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Posted (edited)
4 hours ago, Eikokurai said:

砂被りの方が自由席よりうっと高く、得難いです。Sunakaburi no hō ga jiyuseki yori zutto takaku,  egatai desu.

Ringside seats are much more expensive and harder to come by than the unreserved seats.

 

I wanted to pick up on a couple of things that I've seen in your sentences and this sentences highlights both points. I'm not a teacher of Japanese, but I (used to) speak it at a fairly high level. I'll therefore be going on what I "feel" sounds better from my exposure to the language, but might not be able to give an accurate description of why.

1. I'd use もっと motto to mean "much more" rather than zutto. The latter gives the impression of something that continues through until the end or through a period of time, whereas motto is about an increase in something (level, amount, etc).

2. The second point is about the 'and' when using more than one adjective (for an -i adj) or adjectival phrase. In this case, you'd say 高くて 'takakute' and avoid the comma.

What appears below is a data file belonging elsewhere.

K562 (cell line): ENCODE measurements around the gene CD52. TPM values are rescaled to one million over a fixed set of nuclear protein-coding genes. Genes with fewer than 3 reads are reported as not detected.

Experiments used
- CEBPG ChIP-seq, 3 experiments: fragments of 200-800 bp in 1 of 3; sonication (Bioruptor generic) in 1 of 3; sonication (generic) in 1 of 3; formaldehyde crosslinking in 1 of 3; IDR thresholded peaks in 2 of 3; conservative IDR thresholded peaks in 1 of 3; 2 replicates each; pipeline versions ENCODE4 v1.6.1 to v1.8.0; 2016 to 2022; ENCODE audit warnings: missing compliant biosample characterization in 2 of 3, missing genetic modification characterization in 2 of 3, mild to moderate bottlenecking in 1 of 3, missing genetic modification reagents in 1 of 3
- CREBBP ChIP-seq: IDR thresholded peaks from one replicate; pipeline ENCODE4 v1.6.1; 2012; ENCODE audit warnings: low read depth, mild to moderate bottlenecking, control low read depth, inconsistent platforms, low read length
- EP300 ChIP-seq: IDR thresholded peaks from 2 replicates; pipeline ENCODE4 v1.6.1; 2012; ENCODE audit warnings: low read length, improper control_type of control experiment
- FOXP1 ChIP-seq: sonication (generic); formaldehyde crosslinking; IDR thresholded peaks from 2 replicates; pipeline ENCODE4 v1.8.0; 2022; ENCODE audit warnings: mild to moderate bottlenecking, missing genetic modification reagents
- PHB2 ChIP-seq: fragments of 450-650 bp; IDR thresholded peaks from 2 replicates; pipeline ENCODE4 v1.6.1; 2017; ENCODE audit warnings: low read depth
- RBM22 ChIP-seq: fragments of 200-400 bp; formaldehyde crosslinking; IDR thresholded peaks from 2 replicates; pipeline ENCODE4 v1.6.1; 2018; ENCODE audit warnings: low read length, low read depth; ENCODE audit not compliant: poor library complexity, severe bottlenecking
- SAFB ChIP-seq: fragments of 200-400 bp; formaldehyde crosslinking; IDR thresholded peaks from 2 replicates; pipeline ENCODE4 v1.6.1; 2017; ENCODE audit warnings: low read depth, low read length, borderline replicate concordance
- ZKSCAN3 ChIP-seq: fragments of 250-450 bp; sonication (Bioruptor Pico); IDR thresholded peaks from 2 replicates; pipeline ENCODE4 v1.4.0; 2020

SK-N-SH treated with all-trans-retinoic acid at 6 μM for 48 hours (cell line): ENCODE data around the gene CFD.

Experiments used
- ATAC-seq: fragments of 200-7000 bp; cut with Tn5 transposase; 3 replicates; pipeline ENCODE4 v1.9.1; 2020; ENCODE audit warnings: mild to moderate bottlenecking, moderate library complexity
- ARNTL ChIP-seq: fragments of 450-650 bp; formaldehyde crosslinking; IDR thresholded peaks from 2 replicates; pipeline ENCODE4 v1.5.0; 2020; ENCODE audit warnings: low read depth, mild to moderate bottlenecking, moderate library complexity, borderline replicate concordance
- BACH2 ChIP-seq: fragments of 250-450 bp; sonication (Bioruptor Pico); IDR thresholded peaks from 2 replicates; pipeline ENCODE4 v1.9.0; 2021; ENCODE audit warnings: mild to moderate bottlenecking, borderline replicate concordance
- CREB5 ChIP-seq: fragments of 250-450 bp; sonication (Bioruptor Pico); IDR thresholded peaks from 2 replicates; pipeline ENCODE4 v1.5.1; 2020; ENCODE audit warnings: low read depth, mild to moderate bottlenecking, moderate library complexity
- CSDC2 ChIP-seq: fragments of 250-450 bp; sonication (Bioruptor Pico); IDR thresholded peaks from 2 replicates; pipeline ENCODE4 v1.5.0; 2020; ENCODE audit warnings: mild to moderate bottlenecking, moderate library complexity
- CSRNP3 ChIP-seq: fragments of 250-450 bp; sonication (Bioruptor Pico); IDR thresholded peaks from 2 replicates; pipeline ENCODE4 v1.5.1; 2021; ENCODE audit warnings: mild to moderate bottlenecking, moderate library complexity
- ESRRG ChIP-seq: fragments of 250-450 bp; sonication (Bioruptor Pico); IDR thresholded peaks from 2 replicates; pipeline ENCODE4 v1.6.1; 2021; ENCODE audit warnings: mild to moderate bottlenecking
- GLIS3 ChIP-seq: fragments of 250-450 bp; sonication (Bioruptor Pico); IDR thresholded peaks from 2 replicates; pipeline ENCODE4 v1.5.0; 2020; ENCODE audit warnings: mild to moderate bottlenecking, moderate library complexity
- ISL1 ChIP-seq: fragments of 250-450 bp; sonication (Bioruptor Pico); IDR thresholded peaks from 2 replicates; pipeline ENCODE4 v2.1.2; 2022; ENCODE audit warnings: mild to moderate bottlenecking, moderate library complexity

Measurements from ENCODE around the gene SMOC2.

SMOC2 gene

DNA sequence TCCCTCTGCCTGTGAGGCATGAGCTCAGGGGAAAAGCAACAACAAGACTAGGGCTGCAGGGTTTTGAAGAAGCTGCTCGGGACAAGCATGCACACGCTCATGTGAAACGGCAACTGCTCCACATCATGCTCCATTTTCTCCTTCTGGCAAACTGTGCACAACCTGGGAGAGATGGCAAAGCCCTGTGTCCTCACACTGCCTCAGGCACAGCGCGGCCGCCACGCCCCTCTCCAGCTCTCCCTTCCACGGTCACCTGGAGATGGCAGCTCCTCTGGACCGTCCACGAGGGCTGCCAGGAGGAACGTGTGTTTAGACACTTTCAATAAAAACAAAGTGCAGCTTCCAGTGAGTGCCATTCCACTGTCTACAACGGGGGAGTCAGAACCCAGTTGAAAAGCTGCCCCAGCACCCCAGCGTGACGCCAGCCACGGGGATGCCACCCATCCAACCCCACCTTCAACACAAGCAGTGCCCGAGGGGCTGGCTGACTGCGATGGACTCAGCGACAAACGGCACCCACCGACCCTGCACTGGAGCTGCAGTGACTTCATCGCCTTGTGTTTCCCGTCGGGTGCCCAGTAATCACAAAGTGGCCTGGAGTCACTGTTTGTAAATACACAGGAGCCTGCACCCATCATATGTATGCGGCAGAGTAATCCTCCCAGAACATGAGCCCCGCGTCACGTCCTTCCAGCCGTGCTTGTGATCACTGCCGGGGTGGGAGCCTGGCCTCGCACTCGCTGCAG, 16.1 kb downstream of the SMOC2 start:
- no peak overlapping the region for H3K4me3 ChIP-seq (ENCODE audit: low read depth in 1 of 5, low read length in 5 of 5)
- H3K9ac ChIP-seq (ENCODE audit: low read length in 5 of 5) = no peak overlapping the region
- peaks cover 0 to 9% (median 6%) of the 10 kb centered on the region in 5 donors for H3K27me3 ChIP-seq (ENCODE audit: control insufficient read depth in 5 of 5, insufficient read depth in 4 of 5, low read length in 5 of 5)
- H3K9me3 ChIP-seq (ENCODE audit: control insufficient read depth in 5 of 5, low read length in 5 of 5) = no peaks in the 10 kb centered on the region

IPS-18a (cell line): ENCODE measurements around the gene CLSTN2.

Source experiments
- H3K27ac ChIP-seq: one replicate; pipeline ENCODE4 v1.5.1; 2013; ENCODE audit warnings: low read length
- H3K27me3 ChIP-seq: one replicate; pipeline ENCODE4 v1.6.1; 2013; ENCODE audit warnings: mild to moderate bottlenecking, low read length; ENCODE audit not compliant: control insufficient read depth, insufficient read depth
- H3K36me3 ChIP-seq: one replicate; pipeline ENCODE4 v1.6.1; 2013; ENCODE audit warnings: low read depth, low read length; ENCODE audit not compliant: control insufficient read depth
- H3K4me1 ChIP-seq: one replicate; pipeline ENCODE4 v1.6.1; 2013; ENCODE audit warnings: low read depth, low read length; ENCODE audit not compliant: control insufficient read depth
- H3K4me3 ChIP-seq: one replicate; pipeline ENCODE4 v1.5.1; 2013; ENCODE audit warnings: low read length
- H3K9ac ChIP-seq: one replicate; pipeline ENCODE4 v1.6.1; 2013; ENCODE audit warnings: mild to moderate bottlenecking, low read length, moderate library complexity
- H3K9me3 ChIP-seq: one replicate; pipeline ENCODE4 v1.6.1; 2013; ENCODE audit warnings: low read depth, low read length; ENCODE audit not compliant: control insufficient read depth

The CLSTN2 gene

So, I'd write the sentence as: 

砂被りの方が自由席よりもっと高くて得難いです。

Sunakaburi no hō ga jiyūseki yori motto takakute egatai desu. 

Edited by Sasanishiki
I can't write in Japanese on my work laptop So edited with Japanese script later

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2 hours ago, Sasanishiki said:

I wanted to pick up on a couple of things that I've seen in your sentences and this sentences highlights both points. I'm not a teacher of Japanese, but I (used to) speak it at a fairly high level. I'll therefore be going on what I "feel" sounds better from my exposure to the language, but might not be able to give an accurate description of why.

1. I'd use もっと motto to mean "much more" rather than zutto. The latter gives the impression of something that continues through until the end or through a period of time, whereas motto is about an increase in something (level, amount, etc).

2. The second point is about the 'and' when using more than one adjective (for an -i adj) or adjectival phrase. In this case, you'd say 高くて 'takakute' and avoid the comma.

 

So, I'd write the sentence as: 

砂被りの方が自由席よりもっと高くて得難いです。

Sunakaburi no hō ga jiyūseki yori motto takakute egatai desu. 

Thanks. Appreciate that.

RE point 2. That is what I’ve always thought too, and originally wrote, but I removed the “te” after reading a description on pages 86-87 of “The Handbook of Japanese Adjectives and Adverbs” by Taeko Kamiya. It says there that adjectives are listed using both -ku and -te forms, with the difference being that the -te form has the nuance of the first adjective “causing” what follows in some way. When I ran the sentences through a translator to check the translation included ‘because’ when I used ‘-te’ and didn’t when I removed it. The translation without it more accurately matched my intended meaning, but of course translation tools aren’t always reliable.